Federal Judge Orders Reunification of Separated Families: Significant Challenges for Children and Parents Remain
Late Tuesday evening, a federal judge in California ordered the federal government to reunify the thousands of parents and children forcibly separated by the Trump administration. In a sweeping decision, Judge Dana Sabraw affirmed: “We are a country of laws, and of compassion [and we] have plainly stated our intent to treat refugees with an ordered process, and benevolence, by codifying principles of asylum.” Judge Sabraw’s ruling recognizes parents' and children's fundamental right to be together. But we remain deeply concerned about whether the government will consider children's best interests in implementing the order.
What does the order say?
- Children under 5 separated by the government must be reunited with their parents within 14 days; the remaining separated children must be reunified within 30 days.
- All parents must be allowed to speak by phone with their children within 10 days.
- DHS is now prohibited from separating children from their parents unless there has been a determination that the parent is unfit or presents a danger to the child.
- DHS is prohibited from deporting parents without their children unless a parent affirmatively decides to depart without his or her child, for example, if they want their child to continue pursuing asylum or other protection in the U.S.
- The order does not stop criminal prosecution of parents at the border and it does not prohibit the administration from dramatically expanding family incarceration.
What happens next?
- The government may appeal Judge Sabraw’s decision. In the meantime, the government must determine how to reunite the thousands of parents and children separated when there was no system to track the families across federal agencies.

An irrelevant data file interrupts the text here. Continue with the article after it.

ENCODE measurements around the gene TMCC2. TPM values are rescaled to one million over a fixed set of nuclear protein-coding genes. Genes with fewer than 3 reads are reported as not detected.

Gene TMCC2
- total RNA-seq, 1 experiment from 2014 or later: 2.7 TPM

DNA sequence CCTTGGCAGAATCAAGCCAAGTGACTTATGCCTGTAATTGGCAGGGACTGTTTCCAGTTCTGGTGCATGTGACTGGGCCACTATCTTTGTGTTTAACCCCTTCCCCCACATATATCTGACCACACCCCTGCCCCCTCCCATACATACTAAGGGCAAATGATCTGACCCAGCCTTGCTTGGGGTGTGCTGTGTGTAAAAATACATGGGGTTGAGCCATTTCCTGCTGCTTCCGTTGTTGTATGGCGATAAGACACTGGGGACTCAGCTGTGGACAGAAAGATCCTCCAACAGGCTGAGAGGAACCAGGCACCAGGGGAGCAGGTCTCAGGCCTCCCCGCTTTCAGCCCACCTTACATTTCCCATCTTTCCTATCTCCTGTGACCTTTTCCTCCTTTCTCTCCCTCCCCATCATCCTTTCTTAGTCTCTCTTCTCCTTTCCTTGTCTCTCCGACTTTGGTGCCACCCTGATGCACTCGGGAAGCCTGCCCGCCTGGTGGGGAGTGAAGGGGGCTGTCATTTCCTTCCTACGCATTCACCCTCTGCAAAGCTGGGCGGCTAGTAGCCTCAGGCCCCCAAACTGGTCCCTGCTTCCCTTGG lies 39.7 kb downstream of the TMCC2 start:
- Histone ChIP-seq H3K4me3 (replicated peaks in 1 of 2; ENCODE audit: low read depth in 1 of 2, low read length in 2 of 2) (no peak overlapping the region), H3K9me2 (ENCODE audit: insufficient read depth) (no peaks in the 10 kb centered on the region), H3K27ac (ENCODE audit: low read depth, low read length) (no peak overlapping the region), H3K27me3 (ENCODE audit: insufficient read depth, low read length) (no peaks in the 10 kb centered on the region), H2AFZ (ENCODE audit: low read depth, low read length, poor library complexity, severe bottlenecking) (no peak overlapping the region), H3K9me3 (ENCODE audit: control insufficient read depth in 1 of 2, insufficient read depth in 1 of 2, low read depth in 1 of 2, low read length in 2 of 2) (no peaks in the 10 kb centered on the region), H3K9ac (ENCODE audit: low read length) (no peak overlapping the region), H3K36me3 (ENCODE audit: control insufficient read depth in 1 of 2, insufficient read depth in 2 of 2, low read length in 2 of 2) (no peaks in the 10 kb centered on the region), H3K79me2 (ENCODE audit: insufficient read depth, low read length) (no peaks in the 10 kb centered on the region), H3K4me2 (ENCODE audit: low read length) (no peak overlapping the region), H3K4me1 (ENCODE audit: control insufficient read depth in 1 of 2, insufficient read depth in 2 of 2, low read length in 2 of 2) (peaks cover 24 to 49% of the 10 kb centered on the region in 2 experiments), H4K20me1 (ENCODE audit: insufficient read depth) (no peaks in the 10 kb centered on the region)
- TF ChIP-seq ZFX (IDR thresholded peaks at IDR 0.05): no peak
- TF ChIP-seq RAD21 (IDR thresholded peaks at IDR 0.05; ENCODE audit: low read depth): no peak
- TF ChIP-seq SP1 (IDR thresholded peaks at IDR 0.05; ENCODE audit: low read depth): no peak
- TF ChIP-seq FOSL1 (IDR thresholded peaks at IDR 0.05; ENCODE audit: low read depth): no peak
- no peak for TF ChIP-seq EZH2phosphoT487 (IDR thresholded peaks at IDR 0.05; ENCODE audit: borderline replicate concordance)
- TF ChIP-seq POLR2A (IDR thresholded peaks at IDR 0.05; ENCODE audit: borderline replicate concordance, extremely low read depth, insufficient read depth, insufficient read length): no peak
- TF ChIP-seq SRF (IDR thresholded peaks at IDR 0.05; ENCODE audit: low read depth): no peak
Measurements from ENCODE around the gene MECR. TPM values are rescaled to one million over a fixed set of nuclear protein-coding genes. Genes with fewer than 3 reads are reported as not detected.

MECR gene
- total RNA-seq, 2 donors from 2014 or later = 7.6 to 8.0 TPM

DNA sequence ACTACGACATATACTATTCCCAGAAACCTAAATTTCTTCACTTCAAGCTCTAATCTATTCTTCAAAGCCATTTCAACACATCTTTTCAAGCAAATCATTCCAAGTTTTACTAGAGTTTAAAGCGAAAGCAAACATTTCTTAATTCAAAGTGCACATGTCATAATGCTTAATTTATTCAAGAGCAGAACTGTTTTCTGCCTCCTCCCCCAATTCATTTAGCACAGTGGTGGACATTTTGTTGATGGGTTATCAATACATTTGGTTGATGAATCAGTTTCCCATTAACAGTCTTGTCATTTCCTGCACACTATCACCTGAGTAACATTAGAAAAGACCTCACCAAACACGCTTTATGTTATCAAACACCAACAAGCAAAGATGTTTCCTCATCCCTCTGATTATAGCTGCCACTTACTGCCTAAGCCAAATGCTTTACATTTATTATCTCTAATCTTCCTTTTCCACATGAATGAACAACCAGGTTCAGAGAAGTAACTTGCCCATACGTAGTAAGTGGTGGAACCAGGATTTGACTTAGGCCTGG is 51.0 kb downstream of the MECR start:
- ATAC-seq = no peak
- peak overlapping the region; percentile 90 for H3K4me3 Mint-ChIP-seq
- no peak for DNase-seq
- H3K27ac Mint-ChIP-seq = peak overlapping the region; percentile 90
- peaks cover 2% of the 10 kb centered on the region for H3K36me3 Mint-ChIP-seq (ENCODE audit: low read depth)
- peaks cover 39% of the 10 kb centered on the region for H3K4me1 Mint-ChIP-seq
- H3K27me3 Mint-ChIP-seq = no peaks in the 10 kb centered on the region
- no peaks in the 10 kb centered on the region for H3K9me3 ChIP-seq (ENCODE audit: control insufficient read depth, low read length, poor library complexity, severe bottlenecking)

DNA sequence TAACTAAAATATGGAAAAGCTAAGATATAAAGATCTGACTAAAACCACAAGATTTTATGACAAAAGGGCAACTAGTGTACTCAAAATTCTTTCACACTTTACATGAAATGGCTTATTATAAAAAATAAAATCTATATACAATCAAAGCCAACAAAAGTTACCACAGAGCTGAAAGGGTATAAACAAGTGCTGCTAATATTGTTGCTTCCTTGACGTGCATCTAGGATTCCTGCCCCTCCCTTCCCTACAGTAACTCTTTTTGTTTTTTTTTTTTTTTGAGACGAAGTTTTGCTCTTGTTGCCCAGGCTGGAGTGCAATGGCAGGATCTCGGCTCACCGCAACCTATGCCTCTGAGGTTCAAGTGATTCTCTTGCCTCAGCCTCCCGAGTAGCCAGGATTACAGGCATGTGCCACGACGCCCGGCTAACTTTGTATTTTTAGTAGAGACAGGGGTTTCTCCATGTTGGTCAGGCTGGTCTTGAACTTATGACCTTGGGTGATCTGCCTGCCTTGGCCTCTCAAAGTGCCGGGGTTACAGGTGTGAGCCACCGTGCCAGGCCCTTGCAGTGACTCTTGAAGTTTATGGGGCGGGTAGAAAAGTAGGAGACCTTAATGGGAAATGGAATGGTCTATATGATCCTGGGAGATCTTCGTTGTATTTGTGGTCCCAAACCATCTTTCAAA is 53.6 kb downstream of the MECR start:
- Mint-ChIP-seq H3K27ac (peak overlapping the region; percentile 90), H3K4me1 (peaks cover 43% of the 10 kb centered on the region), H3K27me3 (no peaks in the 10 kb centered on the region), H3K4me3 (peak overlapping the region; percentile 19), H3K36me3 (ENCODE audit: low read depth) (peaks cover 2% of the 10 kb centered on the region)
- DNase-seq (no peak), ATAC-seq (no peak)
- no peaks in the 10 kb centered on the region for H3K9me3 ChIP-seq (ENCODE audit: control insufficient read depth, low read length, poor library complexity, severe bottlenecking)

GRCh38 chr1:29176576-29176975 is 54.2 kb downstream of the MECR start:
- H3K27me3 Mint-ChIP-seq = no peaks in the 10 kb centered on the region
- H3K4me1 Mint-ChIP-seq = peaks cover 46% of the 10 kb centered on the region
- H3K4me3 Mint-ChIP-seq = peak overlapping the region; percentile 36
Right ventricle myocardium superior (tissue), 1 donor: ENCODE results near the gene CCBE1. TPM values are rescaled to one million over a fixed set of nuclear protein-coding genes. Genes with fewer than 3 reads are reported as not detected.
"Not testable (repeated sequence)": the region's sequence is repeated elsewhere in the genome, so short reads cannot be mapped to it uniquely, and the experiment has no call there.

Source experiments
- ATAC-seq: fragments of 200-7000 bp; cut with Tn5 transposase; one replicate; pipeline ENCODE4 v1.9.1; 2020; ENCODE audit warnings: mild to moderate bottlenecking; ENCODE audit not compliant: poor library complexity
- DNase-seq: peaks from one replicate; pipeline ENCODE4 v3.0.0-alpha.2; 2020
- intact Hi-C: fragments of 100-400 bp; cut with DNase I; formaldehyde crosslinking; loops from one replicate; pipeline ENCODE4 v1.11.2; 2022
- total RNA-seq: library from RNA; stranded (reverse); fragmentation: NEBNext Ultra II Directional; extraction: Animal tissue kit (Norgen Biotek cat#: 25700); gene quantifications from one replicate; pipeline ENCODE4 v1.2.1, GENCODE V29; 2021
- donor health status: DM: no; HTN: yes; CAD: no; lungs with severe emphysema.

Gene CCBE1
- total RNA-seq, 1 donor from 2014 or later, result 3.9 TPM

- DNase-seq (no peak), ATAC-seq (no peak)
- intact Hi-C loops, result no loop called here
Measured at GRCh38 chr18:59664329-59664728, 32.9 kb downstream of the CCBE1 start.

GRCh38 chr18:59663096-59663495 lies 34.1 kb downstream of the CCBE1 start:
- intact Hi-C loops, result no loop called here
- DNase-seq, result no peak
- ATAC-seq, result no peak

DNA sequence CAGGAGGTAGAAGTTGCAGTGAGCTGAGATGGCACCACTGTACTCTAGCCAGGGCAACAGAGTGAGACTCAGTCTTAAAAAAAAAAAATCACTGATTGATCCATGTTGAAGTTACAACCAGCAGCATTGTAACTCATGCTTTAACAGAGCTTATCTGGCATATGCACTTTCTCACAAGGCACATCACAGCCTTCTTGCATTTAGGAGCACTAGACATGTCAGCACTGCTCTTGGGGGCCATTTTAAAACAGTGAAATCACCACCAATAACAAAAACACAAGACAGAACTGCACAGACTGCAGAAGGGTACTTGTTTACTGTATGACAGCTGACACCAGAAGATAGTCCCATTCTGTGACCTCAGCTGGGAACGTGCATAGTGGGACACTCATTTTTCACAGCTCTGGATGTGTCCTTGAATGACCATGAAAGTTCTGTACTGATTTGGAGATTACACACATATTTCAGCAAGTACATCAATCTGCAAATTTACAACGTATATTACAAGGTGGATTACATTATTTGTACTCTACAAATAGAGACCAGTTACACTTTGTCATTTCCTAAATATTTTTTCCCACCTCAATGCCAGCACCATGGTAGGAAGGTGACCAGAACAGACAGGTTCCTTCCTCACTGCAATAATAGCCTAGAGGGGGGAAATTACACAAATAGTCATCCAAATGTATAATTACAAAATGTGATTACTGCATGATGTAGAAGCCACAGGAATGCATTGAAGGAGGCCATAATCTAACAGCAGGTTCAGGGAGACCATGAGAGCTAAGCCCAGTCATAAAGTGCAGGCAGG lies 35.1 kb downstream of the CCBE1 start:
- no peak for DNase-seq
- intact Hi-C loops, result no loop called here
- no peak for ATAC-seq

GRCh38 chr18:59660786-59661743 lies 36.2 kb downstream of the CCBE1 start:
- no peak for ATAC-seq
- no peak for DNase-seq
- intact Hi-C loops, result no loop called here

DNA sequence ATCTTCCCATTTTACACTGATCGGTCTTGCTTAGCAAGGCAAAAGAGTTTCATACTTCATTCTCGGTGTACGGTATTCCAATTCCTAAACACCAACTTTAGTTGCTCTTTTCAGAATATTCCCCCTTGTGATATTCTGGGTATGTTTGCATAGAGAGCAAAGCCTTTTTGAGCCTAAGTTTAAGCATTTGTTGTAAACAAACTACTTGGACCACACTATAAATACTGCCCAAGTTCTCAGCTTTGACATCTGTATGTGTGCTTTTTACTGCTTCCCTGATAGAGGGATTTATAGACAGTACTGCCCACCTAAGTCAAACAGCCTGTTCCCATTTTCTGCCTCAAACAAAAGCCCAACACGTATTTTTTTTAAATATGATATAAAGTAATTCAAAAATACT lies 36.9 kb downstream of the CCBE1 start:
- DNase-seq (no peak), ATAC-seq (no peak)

- We expect the Administration to continue its attacks on protections for immigrant children in the Flores settlement agreement and a 2008 anti-trafficking law (the TVPRA), and to argue—falsely—that these protections mandate the separation of families.
- In fact, the Flores settlement and the TVPRA require the government to meet children’s basic needs in detention and allow children to remain with family while they go through immigration court proceedings.
- Repealing Flores or the TVPRA would pave the way for the indefinite detention of families on military bases or in tent cities, and would force children to rush through proceedings and be deported quickly, before they have a fair opportunity to tell their story to a judge.
How will the Young Center respond?
- In evaluating any policy or procedure proposed by the government, we will continue to ask: is this in the best interests of children?
- We will continue fighting for the children to whom we are appointed as independent Child Advocate. For months, we have been locating parents, arranging calls between children and their parents, and ensuring the children are able to make decisions with their parents about what to do next.
- We will continue to take on new cases of children who are still separated or who face prolonged and harmful separation from their families.
- And we’ll continue to respond to the amazing number of people (thousands!) who have offered to serve as volunteer Child Advocates.
Thank you for standing with the Young Center as we continue to respond to this crisis.